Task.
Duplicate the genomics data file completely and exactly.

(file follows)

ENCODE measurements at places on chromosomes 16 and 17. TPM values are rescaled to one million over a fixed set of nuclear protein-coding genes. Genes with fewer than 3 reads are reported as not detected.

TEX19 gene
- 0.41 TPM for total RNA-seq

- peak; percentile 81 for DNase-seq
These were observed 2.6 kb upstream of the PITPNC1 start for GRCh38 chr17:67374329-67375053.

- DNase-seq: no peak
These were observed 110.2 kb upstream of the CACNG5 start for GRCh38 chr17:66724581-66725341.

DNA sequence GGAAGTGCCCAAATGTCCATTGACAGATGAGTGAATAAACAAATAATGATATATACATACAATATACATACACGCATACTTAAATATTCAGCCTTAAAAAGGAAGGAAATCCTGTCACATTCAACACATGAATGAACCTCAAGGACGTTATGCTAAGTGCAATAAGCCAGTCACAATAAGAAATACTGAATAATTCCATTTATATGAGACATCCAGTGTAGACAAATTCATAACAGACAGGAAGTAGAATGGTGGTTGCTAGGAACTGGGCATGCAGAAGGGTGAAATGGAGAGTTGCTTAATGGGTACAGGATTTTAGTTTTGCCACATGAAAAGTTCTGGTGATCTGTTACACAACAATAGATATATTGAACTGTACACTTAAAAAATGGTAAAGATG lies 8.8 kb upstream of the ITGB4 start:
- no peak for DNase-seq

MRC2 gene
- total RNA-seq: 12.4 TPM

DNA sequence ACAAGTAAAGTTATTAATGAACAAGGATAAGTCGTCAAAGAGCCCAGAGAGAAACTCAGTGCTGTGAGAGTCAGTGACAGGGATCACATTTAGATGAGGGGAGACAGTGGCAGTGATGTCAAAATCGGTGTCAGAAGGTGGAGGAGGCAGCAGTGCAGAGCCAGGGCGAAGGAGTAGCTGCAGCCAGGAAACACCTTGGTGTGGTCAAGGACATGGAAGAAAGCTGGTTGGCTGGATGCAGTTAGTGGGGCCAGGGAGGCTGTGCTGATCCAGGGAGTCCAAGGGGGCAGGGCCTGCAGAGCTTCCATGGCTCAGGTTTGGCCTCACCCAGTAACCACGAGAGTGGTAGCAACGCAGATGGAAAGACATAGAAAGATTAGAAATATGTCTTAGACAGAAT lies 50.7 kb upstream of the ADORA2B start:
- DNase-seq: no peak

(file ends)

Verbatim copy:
ENCODE measurements at places on chromosomes 16 and 17. TPM values are rescaled to one million over a fixed set of nuclear protein-coding genes. Genes with fewer than 3 reads are reported as not detected.

TEX19 gene
- 0.41 TPM for total RNA-seq

- peak; percentile 81 for DNase-seq
These were observed 2.6 kb upstream of the PITPNC1 start for GRCh38 chr17:67374329-67375053.

- DNase-seq: no peak
These were observed 110.2 kb upstream of the CACNG5 start for GRCh38 chr17:66724581-66725341.

DNA sequence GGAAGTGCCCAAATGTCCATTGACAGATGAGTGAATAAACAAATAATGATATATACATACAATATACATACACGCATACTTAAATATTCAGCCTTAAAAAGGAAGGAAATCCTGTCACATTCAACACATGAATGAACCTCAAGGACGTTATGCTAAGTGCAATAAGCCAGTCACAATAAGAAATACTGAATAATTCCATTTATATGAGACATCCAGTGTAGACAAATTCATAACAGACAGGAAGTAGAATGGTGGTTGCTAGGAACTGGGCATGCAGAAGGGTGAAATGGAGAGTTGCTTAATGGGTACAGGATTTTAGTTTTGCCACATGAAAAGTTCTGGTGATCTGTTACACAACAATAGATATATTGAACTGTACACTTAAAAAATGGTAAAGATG lies 8.8 kb upstream of the ITGB4 start:
- no peak for DNase-seq

MRC2 gene
- total RNA-seq: 12.4 TPM

DNA sequence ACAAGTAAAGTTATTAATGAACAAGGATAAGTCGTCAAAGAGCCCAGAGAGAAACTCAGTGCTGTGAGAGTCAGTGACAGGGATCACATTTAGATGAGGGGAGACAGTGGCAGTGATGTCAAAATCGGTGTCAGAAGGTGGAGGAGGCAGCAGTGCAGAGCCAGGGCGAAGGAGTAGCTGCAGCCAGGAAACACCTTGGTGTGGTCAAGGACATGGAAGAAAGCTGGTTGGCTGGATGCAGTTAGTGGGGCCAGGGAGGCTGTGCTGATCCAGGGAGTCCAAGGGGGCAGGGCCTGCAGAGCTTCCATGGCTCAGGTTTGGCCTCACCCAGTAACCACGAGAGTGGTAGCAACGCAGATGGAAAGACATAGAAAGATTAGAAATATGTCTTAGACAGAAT lies 50.7 kb upstream of the ADORA2B start:
- DNase-seq: no peak